Electric Light Orchestra was created expressly as a vehicle for music that would pick up where the Beatles had left off on “Sgt. Pepper’s Lonely Hearts Club Band” and “Magical Mystery Tour.” In those days, recreating complex, nuanced musical arrangements onstage was nearly impossible in a rock context. ELO sought to solve that problem by including a string section in the group right alongside the standard rock-band lineup.
Lil Uzi Vert seemed to hardly use his own voice at all. Instead, he let his backing track do the heavy lifting as he shoulder-shook his way across stage. The end of his set even saw him cut short his biggest hit, “XO Tour Life,” after only a few seconds, prompting a mass exodus from his crowd as frustrated fans setup for the final acts of the night.
The Claudettes’ sound is hard to pin down; there’s a strong foundation of barrelhouse and stride piano jazz, but there’s plenty of boogie-woogie in there as well. And even on its first album, the band delivered its original music with a punk attitude.
Over at the Bud Light stage, Arizona felt the vibes of the city fully, making a point to say that they would carry Chicago in their memories for weeks afterwards. Their performance reflected that, one of the highlights of the day, they made a mark that moved the day forward significantly when it was feeling a bit stale.
Parquet Courts’ no-frills style, as well as their obvious skepticism of Lollapalooza, meant they would never quite fill the shoes of the main stage they’d been scheduled to play. As banter, Savage offered a quip: “I dont care what they say. You’re Lollapawinners to me!”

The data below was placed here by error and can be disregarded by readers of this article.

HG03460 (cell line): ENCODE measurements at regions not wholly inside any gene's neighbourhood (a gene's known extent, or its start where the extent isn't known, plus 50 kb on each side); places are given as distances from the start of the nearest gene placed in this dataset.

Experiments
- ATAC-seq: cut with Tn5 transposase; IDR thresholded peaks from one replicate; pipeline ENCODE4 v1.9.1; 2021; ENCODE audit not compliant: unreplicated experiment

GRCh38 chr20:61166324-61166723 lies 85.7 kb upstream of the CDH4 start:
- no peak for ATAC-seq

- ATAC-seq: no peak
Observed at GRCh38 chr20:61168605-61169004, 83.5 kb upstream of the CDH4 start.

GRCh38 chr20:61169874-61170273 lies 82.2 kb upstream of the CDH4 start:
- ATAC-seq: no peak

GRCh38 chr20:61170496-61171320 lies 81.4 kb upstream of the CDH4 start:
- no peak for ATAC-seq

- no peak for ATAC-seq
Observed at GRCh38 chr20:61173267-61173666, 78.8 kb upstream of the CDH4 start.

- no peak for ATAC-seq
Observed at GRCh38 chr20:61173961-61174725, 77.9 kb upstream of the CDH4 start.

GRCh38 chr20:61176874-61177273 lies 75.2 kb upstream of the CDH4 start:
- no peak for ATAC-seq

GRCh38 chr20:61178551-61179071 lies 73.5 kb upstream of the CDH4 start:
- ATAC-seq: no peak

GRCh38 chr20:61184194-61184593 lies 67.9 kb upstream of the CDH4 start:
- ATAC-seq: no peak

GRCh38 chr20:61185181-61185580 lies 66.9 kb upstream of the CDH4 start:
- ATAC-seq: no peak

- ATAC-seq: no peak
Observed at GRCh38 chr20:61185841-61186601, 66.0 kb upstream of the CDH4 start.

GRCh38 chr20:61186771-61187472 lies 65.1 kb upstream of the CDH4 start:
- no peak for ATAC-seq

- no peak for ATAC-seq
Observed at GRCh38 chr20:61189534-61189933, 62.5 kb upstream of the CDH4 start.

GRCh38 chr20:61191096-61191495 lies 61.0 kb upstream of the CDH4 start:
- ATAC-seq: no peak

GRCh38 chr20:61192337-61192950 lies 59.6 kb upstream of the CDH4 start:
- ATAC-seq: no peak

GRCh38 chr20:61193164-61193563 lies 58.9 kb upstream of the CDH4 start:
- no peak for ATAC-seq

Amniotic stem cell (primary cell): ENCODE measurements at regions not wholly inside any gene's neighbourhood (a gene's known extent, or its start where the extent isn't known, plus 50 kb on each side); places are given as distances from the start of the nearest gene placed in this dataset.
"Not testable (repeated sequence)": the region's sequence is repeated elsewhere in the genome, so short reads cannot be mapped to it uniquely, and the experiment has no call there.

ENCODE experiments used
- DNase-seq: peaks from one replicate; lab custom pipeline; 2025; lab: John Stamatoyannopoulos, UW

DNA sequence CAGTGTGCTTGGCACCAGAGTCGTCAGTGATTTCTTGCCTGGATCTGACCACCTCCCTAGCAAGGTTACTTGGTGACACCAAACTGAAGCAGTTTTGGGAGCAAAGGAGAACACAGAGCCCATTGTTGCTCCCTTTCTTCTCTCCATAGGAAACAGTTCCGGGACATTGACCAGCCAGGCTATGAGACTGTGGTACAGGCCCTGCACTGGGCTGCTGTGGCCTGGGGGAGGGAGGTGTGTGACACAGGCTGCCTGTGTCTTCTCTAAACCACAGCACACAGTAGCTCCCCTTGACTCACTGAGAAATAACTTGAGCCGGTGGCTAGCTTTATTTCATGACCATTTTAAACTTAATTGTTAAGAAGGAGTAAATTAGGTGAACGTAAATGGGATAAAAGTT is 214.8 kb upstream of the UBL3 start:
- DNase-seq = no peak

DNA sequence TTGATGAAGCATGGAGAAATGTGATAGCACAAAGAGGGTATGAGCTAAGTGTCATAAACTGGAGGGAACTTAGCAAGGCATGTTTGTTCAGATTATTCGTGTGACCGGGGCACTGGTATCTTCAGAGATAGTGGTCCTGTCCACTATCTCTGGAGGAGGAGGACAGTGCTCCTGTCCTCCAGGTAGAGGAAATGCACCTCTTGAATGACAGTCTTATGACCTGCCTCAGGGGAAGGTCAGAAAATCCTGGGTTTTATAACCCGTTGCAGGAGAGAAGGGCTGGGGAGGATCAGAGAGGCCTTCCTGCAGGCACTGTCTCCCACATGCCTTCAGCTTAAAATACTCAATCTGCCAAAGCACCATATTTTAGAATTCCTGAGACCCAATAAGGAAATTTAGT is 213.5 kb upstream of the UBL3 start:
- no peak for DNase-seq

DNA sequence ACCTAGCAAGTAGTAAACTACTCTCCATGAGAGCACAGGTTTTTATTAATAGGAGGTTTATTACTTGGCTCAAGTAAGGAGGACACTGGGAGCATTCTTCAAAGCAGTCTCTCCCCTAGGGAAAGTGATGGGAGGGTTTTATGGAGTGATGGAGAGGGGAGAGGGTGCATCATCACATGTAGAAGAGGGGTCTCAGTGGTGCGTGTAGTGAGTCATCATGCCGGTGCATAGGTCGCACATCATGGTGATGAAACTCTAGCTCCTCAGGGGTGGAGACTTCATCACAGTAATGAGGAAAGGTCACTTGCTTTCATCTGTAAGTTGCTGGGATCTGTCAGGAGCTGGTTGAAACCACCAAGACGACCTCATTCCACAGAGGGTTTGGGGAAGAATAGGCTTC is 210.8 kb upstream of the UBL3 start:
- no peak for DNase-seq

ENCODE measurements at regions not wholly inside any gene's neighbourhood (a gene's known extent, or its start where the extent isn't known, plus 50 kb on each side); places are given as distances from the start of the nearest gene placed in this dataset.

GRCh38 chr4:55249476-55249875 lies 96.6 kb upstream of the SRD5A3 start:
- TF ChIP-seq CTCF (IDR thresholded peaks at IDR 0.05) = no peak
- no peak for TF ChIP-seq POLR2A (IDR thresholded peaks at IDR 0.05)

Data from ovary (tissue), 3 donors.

Slaves UK aren’t reinventing punk, but their songs are loud, compelling, tuneful and rocking, so much so that it would be tempting to see them at their Empty Bottle aftershow (which they plugged) if they weren’t going on so late. Slaves make an amazing amount of sound with just a stand up drummer and guitar or bass, and I can’t imagine how loud a show at the Empty Bottle would be.
Jay-Z and Beyoncé’s appearance possibly qualifies more as a royal progress than a musical event; but there’s no discounting the ample gifts of each, however much their personal lives tend to distract from it.
Lollapalooza has never felt less feminist. But there’s a festival for your inner riot grrrl hidden in its four day concert schedule, if you look closely enough.
Just twenty-three, Jean Deaux is an artist with a highly distinctive point of view and a restless creative drive that’s lately seen her assimilating popular styles and genres like they’ve just been waiting around for her to discover them. She’s even tacked a couple of video-directing credits onto her résumé.
Val Camilletti loved music, and dedicated her life to helping others love it too—helping you finding just the right record, knowing the song you were looking for just by hearing you sing a few of its lyrics, and giving bands the chance to play on her store’s stage.